The Financial Conduct Authority (FCA) will become the new regulator of Claims Management Companies as of the 1st of April 2019. Please be aware that companies that are not authorised after this date will NOT legally be allowed to make a claim for anyone. There are a lot of ‘rogue‘ Claims Management Companies out there, as the rules and regulations tighten, hopefully these will start to disappear. Please be vigilant as to who you decide to use. If you are unsure, you are able to find out using the link at the bottom of this article.
The idea behind the FCA taking on this responsibility is to increase consumer protection. So, all in all, a good thing for you! That is, if the company you have chosen to make a claim on your behalf is regulated.
Claims firms should already be taking the steps towards this transfer of authority. There are three main areas that the FCA hope to improve in taking over this regulation:
– Providing customers with more value-for-money service that suits their claim.
– Common set of standards to be followed so that the CMC’s are more in line with one another.
– Regulation of high standards to improve public perception of CMC’s.
The first step that CMCs must take is request temporary permission. Your claims company should already have made or be planning to make this application to be in line with the change by the time it comes into place. The closing date for temporary application is 31st March 2019. All companies will have to confirm which activities they propose to continue, such as; lead generation, advising, investigating and representing in which sectors, e.g. financial services, mis-sold timeshare, house repairments, etc.) Application can be made online through the FCA official website.
Once an application has been made, firms will need to comply to the new FCA standards as of 1st April. Sanctions will be made against those that are found to not be complying. An important and interesting point is that the FCA are able to stop or pause a company from executing particular claims or activities and this can be based on their conduct after April 1st or indeed their conduct previous to the change in regulation if found to be relevant.
Firms that are obliged to register with the FCA are:
– Companies authorised to carry out Claims Management under compensation Act 2006.
– Firms that would have been required to be authorised under the Act if it was in Scotland.
– Firms performing CMC activities under section 75 of Consumer Credit Act.
The new set of rules and regulations that have been set out for this change over have been confirmed. There are a lot of the rules that are the same or very similar to those that the Claims Management Regulator have had to date. However, there are also new rules and changes to some of the old rules. All firms have been told that they should ensure they are aware of these changes and have them in place by April 1st. The full set of rules are outlined in the Policy Statement and Final Rules on the FCA official website.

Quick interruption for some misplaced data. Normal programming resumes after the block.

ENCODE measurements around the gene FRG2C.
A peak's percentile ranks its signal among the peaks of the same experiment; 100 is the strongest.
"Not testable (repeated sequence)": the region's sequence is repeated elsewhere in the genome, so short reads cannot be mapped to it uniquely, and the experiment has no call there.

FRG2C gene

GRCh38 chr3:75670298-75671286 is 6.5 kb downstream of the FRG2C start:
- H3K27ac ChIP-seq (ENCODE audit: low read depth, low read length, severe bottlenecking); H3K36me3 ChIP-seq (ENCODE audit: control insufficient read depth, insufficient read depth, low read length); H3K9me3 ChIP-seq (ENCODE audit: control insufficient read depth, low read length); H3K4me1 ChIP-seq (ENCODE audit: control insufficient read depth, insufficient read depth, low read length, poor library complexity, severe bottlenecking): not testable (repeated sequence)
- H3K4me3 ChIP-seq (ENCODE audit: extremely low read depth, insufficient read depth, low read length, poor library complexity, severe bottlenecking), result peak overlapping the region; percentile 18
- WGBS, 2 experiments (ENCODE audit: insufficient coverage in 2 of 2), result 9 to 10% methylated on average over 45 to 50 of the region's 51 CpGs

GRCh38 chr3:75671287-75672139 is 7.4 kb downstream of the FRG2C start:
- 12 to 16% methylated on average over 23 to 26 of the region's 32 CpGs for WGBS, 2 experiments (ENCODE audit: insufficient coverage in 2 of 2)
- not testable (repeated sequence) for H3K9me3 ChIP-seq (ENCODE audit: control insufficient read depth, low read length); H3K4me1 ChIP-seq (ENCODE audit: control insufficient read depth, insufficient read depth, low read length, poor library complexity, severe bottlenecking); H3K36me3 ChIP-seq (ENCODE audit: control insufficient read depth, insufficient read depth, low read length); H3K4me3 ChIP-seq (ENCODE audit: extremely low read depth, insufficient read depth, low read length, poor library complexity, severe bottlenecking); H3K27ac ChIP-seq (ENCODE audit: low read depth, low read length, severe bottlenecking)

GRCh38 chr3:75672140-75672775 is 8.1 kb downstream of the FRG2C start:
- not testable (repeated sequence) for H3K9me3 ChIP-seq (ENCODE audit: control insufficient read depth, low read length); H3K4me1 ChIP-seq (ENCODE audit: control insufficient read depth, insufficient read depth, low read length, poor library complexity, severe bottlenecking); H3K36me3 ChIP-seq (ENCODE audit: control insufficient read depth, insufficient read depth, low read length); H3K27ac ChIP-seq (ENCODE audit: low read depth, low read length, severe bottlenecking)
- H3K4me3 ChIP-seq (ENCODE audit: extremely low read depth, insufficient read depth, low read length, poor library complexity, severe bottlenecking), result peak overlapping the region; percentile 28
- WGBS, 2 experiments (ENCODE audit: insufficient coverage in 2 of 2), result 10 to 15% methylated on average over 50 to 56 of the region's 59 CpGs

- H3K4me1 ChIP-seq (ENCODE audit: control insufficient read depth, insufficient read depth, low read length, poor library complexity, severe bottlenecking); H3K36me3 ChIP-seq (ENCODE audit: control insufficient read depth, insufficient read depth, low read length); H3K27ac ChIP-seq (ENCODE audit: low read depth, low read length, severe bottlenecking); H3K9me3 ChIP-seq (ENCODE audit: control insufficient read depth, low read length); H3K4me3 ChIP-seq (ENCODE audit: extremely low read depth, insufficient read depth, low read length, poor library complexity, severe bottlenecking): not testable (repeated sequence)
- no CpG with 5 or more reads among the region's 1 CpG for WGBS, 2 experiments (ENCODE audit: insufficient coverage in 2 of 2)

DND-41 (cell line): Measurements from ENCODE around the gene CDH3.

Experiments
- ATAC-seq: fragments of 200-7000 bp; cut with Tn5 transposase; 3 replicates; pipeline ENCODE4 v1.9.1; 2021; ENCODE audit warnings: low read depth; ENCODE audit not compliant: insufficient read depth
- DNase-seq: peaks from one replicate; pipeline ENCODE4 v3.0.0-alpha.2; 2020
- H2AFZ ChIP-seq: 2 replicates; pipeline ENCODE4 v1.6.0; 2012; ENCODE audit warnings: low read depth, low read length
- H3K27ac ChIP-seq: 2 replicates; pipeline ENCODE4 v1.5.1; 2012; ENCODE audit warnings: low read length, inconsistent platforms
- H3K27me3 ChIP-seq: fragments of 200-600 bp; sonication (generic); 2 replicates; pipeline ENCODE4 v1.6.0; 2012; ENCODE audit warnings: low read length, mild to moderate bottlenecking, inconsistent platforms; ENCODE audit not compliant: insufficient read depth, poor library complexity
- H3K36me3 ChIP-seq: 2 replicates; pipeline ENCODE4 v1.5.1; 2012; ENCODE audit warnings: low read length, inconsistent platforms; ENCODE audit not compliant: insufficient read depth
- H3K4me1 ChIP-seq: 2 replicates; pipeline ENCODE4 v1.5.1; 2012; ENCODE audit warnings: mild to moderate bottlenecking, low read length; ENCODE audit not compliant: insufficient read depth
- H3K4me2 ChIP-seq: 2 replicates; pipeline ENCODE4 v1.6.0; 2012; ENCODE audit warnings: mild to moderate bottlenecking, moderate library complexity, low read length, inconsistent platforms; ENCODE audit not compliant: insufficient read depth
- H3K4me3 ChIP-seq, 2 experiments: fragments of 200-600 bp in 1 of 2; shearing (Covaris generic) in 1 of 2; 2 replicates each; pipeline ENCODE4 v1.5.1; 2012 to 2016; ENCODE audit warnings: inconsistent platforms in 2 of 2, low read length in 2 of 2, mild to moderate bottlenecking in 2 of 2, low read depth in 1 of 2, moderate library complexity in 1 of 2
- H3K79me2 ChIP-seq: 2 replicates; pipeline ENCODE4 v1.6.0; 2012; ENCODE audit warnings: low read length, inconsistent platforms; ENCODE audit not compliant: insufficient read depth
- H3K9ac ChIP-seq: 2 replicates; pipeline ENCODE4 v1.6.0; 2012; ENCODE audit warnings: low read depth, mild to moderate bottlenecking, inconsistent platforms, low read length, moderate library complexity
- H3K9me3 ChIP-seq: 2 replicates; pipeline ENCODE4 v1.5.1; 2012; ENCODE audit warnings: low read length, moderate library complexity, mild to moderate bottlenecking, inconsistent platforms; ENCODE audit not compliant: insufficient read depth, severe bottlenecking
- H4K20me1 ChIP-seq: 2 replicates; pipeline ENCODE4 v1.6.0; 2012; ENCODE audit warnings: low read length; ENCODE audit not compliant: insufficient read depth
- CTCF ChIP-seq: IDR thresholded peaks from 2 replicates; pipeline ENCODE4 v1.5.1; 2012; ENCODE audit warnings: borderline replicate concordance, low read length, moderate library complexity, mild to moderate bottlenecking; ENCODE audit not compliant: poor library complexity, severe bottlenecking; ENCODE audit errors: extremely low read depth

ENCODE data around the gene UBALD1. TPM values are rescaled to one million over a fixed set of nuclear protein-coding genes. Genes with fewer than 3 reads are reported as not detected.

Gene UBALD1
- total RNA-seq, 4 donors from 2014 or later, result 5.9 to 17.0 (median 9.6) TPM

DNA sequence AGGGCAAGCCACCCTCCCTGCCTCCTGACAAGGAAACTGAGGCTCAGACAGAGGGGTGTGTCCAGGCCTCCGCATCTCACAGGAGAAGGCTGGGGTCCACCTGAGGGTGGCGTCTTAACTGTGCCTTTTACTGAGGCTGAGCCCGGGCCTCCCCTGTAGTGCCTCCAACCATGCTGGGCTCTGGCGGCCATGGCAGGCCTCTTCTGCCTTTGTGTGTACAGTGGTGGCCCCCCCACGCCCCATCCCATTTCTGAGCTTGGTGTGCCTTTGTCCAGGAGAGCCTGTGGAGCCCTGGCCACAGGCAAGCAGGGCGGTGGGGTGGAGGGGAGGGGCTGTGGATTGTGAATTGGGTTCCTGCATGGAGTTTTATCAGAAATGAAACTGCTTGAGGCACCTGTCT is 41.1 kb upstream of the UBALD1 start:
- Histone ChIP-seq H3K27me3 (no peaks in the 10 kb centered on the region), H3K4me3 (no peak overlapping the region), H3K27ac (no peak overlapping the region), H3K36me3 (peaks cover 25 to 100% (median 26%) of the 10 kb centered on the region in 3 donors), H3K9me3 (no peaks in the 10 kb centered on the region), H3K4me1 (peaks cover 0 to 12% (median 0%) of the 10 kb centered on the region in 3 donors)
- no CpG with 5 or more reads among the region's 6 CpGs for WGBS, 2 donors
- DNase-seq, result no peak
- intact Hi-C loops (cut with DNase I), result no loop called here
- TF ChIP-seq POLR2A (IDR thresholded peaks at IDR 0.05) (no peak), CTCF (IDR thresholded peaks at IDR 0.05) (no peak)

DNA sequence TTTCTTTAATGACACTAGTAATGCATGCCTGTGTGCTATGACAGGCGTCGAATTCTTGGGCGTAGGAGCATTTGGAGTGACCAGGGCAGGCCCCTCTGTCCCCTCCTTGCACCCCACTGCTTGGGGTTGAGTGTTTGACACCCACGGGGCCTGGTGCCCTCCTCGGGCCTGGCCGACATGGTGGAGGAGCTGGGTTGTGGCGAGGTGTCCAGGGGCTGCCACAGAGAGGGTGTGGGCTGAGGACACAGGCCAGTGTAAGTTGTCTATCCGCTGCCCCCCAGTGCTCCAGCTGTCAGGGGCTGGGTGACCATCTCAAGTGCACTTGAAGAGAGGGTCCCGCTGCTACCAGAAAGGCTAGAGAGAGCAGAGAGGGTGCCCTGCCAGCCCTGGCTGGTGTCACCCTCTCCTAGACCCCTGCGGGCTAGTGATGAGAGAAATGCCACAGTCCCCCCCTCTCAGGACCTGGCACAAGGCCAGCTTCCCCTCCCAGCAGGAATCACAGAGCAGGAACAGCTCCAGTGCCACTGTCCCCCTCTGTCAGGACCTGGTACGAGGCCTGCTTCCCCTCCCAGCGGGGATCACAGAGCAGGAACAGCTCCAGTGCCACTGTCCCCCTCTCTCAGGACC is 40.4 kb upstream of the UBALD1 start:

There are a set of threshold rules that are the minimum standards a firm must comply with if they want to be authorised and these have to continue to be followed once a firm is authorised. There will be personal accountability and suitability that will be assessed. So, directors and non-executive directors alike will be tested for their suitability and skills. There are certain standards of conduct and governance of these individuals within the CMCs and they may have to comply with the FCA’s Senior Management and Certification Regime (SM&CR), this has not been confirmed yet, but will be published in the spring of 2019.
Once a firm is authorised, checks will take place on a regular basis. Firms should always comply with the new regulations. Checks may be carried out by company visits and or analysing processed claims. If firms are found to not be carrying out their claims compliantly, the FCA have the authority to place restrictions on that companies’ activities, some or all activities may be stopped completely or paused until corrected, depending on the severity. If serious misconduct is found, monetary fines can be sanctioned.
The FCA will also carry out thematic work, which shows trends and patterns. To make this possible the FCAs will more than likely request information to carry out this work to provide reporting and make changes for the better towards claims handling. There will also be compliance guidance, which has been set up for firms that are not adhering to the standards but are trying to pull their company into line with the new regulations.
We would recommend that you do a full check on the company that you are thinking about or already have a claim with at the moment, to find out if they are compliant with the new legislation set out by the FCA. If they do not apply for this authorisation before 31st March, they will no longer be able to make claims legally on behalf of others. You are able to check if a company is registered with the Claims Management Regulator by using this search. The CMRs regulated Claims Management Companies prior to the FCAs and get temporary authorisation.
Posted on: January 15, 2019
For more information regarding this article or assistance in any other timeshare related issues please contact the TCA on 01253 804 318 or email: info@TimeshareConsumerAssociation.org.uk